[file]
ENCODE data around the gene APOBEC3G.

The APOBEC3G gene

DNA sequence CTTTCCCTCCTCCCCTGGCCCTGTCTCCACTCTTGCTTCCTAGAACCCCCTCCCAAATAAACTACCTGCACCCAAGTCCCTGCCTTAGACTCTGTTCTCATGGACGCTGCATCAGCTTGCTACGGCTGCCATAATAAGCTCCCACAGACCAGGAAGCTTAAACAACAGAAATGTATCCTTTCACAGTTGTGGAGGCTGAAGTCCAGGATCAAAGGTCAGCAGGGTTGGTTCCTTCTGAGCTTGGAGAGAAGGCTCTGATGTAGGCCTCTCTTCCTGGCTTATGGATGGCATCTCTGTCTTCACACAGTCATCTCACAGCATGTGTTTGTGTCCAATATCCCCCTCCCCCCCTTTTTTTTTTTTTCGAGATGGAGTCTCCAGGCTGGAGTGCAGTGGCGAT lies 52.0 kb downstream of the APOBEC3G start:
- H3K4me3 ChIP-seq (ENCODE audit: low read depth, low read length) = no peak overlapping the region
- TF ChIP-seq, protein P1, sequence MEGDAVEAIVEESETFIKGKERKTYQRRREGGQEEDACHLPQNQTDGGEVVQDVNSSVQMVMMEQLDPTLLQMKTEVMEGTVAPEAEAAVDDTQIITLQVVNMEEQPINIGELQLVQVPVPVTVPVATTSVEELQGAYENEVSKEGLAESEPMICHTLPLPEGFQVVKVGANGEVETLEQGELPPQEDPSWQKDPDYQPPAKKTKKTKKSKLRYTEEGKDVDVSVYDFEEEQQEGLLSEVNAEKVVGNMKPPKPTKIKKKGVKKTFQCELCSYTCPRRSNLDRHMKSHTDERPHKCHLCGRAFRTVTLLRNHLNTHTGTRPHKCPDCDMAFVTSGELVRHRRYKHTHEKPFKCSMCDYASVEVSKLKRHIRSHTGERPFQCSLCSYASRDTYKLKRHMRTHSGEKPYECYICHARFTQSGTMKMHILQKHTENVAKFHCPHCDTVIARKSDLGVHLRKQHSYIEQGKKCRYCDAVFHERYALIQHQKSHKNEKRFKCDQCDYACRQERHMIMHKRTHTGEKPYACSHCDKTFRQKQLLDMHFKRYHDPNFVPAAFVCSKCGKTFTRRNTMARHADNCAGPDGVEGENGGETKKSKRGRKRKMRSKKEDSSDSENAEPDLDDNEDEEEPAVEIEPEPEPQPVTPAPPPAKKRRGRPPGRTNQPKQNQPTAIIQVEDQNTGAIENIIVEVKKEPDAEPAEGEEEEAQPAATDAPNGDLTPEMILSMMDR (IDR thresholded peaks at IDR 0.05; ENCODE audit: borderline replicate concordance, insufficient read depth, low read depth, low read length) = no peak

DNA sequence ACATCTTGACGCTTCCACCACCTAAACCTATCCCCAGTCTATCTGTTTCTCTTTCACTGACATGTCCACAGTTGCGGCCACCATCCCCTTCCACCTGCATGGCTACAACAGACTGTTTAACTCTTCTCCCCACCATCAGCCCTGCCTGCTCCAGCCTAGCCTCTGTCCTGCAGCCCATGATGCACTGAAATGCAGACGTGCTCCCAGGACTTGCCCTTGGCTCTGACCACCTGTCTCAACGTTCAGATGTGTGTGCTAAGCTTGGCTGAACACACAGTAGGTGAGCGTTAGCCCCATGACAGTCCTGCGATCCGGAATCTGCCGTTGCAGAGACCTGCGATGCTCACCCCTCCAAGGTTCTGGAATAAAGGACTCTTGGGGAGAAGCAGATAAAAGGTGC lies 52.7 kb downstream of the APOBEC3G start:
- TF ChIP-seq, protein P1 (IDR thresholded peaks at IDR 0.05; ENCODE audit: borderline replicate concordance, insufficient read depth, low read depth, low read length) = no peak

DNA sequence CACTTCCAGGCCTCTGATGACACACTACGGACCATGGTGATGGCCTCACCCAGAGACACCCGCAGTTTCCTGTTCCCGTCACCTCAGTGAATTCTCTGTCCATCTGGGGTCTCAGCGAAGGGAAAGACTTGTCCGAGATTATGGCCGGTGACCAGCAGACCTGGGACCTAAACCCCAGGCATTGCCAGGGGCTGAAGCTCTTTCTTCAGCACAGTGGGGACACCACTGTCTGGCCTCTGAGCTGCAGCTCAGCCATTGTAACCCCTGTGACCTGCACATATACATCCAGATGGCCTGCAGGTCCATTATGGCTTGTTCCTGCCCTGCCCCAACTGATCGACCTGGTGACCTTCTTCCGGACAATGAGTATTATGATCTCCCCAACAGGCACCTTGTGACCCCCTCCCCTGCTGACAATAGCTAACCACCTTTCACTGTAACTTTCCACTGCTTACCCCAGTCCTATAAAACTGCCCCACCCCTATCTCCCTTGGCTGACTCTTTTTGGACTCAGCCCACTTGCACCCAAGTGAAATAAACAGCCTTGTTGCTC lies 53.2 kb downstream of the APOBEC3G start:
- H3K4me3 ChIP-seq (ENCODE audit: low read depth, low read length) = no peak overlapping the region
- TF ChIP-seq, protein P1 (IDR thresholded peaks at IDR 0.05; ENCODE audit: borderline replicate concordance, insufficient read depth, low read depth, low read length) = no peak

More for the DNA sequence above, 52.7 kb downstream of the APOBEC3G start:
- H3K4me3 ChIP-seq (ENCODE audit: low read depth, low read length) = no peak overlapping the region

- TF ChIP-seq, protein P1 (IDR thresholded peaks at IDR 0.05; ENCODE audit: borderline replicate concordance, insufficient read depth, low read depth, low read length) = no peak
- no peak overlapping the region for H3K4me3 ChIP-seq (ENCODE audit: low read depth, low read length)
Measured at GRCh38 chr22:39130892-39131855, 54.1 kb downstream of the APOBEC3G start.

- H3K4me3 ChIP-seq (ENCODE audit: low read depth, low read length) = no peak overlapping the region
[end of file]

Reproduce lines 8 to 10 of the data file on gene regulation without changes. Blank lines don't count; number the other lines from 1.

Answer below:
DNA sequence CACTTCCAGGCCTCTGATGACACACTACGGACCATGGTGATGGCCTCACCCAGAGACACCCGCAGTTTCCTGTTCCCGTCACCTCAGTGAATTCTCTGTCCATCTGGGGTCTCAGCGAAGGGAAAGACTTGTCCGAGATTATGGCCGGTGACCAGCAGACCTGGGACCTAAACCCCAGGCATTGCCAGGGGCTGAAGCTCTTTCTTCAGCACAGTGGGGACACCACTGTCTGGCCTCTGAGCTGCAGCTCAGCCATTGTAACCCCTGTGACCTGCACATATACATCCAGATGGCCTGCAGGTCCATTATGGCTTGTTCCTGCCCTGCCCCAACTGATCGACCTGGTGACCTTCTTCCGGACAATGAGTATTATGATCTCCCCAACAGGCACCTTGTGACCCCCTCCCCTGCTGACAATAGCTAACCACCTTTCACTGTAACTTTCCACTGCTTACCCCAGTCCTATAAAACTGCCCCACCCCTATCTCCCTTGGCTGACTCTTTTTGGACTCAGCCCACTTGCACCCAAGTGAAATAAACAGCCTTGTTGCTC lies 53.2 kb downstream of the APOBEC3G start:
- H3K4me3 ChIP-seq (ENCODE audit: low read depth, low read length) = no peak overlapping the region
- TF ChIP-seq, protein P1 (IDR thresholded peaks at IDR 0.05; ENCODE audit: borderline replicate concordance, insufficient read depth, low read depth, low read length) = no peak